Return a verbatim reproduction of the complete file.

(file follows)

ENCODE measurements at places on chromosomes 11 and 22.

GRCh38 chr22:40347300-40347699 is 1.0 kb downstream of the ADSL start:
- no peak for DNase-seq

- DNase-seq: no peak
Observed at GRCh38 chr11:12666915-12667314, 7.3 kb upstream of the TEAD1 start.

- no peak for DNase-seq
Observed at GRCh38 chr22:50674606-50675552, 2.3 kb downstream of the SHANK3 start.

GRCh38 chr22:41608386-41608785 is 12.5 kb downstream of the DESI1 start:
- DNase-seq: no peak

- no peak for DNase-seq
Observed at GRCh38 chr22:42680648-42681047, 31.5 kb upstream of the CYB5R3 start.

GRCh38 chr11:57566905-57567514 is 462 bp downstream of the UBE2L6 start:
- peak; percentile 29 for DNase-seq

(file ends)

ENCODE measurements at places on chromosomes 11 and 22.

GRCh38 chr22:40347300-40347699 is 1.0 kb downstream of the ADSL start:
- no peak for DNase-seq

- DNase-seq: no peak
Observed at GRCh38 chr11:12666915-12667314, 7.3 kb upstream of the TEAD1 start.

- no peak for DNase-seq
Observed at GRCh38 chr22:50674606-50675552, 2.3 kb downstream of the SHANK3 start.

GRCh38 chr22:41608386-41608785 is 12.5 kb downstream of the DESI1 start:
- DNase-seq: no peak

- no peak for DNase-seq
Observed at GRCh38 chr22:42680648-42681047, 31.5 kb upstream of the CYB5R3 start.

GRCh38 chr11:57566905-57567514 is 462 bp downstream of the UBE2L6 start:
- peak; percentile 29 for DNase-seq